Artist: Justin TimberlakeTitle: FutureSex/LoveSoundsRating: 3 1/2 StarsReviewed by: Kathy Iandoli
The best way to sum up Justin Timberlake is in two simple words: damn lucky. For the most part, the life cycle of an ex-boybander is relatively short and unprogressive (i.e. Ricky Martin). The listening population struggles with the guilt of actually liking the work that eventually there is none left. Such is not the case with Timberlake’s
second LP FutureSex/LoveSounds (Jive). The album is a praiseworthy production that has placed J.T. in a caliber of the more respectable Pop artists.
The time has finally arrived where no one really remembers that Justin Timberlake was a part of N*Sync. Upon leaving the group to record on
his own, Timberlake released 2002’s Justified. The album was good all things considered from the best voice of the former Floridian quintet. It was, however, safe in its Poppy-ness, laden with dancey pickup
lines and post-Britney trauma. His movement as an artist appeared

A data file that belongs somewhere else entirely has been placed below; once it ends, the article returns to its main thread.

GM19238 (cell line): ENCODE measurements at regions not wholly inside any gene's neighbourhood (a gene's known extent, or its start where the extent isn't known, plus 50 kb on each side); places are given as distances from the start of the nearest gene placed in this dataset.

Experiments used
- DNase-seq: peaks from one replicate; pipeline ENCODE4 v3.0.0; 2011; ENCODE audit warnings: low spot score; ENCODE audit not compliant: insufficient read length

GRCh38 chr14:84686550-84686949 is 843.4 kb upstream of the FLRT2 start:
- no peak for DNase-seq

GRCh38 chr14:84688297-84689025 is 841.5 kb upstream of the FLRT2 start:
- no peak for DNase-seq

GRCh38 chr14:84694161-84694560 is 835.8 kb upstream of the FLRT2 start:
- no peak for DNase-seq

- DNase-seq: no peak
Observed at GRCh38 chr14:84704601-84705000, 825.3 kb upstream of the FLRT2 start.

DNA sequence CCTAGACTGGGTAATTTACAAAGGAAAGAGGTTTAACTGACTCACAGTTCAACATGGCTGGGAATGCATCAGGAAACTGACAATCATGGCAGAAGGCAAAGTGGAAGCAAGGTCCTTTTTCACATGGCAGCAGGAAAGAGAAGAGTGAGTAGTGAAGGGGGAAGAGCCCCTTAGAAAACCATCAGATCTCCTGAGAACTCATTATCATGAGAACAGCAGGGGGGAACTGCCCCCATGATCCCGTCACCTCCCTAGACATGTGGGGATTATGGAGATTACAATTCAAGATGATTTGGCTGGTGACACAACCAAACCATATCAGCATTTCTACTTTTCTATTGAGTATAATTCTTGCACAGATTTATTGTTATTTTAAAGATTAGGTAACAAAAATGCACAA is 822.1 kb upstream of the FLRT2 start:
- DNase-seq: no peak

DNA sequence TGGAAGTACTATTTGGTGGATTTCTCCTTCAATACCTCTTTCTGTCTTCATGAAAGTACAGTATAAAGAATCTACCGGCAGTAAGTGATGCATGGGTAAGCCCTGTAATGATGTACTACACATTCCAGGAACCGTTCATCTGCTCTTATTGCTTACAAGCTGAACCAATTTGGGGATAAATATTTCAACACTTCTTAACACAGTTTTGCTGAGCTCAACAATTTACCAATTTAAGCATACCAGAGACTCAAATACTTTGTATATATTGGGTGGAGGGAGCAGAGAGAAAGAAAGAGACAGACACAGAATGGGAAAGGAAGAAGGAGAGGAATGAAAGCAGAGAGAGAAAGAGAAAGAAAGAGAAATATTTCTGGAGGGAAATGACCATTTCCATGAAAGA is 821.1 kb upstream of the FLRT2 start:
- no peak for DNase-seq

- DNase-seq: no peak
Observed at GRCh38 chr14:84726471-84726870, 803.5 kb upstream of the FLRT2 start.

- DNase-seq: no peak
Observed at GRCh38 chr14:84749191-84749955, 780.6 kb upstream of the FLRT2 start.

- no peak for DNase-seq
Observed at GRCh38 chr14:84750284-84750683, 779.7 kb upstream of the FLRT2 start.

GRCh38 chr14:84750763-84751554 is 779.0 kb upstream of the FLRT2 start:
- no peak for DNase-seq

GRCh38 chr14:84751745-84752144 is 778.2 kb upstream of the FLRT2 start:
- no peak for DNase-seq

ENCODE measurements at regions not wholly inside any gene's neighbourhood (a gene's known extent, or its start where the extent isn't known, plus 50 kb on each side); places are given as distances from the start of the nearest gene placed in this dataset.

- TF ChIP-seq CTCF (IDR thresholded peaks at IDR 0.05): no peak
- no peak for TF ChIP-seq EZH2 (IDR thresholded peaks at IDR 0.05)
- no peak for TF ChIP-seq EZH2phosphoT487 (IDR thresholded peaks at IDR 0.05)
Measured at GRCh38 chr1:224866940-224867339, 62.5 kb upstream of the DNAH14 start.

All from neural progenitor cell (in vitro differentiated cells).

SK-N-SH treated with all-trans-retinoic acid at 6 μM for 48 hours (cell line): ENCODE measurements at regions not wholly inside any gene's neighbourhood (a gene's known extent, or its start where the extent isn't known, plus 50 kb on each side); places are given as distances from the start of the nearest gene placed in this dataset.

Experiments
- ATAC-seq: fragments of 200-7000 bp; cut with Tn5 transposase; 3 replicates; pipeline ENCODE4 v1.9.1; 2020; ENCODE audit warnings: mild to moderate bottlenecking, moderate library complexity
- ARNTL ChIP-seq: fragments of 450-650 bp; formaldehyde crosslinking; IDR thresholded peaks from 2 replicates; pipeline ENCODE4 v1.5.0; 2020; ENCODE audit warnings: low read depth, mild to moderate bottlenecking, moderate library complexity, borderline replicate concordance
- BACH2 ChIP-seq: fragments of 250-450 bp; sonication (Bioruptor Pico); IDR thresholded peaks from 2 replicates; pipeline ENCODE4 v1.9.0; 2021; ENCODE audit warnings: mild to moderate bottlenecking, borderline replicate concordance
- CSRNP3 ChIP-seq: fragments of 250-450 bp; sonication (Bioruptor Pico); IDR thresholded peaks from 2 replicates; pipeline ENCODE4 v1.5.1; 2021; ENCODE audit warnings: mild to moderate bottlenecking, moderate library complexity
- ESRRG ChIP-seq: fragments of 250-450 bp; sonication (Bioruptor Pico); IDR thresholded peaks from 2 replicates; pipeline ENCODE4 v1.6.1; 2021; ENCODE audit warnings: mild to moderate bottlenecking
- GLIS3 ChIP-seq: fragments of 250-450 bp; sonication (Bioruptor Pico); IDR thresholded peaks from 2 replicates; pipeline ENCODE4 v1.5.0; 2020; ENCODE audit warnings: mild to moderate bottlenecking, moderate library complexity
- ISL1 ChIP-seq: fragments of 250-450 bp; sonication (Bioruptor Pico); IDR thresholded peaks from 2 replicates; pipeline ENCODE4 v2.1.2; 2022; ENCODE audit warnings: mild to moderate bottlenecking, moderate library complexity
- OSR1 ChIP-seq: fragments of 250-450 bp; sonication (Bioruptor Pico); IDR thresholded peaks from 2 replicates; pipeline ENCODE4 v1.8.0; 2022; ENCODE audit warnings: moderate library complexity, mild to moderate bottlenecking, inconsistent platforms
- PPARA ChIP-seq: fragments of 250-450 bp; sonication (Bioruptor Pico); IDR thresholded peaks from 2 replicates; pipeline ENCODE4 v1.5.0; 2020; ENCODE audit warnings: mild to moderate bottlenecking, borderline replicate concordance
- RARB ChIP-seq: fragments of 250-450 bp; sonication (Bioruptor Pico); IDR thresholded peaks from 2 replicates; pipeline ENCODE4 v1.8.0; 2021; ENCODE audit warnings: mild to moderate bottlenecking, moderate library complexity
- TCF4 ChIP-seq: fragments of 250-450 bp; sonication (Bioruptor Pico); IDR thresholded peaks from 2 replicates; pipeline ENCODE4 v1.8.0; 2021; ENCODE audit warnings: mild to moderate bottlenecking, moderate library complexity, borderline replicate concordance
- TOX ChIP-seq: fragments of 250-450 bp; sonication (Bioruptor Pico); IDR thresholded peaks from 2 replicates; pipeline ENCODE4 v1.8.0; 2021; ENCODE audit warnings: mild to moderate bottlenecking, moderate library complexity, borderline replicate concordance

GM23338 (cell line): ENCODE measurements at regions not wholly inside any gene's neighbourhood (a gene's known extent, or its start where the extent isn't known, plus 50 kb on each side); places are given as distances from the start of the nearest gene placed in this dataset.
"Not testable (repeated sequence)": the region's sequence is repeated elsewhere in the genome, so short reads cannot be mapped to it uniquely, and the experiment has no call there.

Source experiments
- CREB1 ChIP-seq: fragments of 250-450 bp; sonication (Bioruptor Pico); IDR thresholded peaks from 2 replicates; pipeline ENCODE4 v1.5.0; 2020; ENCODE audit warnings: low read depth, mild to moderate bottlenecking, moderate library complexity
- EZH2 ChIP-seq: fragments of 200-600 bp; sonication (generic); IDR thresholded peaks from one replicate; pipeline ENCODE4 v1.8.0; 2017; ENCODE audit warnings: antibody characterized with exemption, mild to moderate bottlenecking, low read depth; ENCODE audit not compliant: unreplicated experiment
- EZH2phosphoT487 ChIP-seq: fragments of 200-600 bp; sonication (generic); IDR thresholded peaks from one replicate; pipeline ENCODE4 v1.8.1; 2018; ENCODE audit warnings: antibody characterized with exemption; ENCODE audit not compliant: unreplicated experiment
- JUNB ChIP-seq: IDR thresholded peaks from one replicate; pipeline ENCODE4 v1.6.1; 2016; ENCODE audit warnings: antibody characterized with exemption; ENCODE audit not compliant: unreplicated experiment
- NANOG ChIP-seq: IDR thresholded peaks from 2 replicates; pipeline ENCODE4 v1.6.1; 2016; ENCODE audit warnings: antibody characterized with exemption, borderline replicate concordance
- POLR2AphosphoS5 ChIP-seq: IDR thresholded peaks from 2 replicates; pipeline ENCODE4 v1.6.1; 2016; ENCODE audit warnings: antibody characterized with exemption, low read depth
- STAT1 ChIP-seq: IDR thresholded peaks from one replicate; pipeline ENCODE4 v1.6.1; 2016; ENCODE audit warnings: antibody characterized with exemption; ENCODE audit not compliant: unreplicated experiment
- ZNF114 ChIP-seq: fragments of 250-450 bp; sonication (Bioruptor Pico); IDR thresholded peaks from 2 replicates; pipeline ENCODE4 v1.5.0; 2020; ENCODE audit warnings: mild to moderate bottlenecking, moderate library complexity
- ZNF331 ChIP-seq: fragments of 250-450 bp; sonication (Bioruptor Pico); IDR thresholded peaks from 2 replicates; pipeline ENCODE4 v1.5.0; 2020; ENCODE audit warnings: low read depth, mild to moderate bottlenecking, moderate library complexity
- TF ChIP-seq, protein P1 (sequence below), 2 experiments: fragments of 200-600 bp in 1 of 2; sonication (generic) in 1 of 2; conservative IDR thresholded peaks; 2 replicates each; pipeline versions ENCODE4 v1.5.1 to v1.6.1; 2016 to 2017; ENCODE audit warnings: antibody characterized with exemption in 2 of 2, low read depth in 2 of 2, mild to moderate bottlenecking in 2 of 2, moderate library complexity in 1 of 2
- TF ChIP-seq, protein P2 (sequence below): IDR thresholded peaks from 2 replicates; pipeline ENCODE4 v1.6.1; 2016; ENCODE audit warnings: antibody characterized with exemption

stagnant and questionable as to whether or not he’d succeed in this
industry simply by being himself.
This time around, Justin Timberlake offers a considerably risky record
that succeeds in its experimentation. The first single “SexyBack” was
the best re-introduction for Timberlake, despite the universe’s desire
to abuse the opening line “I’m bringin’ sexyback.” The title track oozes with the sexiness of George Michael’s Faith
era to the tune of super producer Timbaland’s chest-thumping digital backbeats. “My
Love” shines on the album beyond the soprano vocals and
modern-meets-new wave synthesizers. It’s understood that this is the
new production direction for Timbaland, and while his beats are always
captivating and innovative, most could’ve easily been interchangeable
with Nelly Furtado’s Loose.
The middle marks the changing pace of the record as it loses momentum
once “Chop Me Up” plays. The Southern flair plus Three Six Mafia was
an attempt for street cred, but abrupt nonetheless. Timbaland goes
soft in “Losing My Way” and “Until the End of Time,” as he drops the
synthy-funk and reverts to watered-down ballads. Rick Rubin joins him
in “(Another Song) All Over Again,” which is especially shocking given
Rubin’s unyielding production style. It’s unfortunate that the latter
part of the album turns safe with songs more suitable for Usher.
Timberlake manages to shine, but would’ve faired better had the whole
album remained consistent. Still, FutureSex/LoveSounds is a giant
step forward for Timberlake, and a guarantee that he’s here for the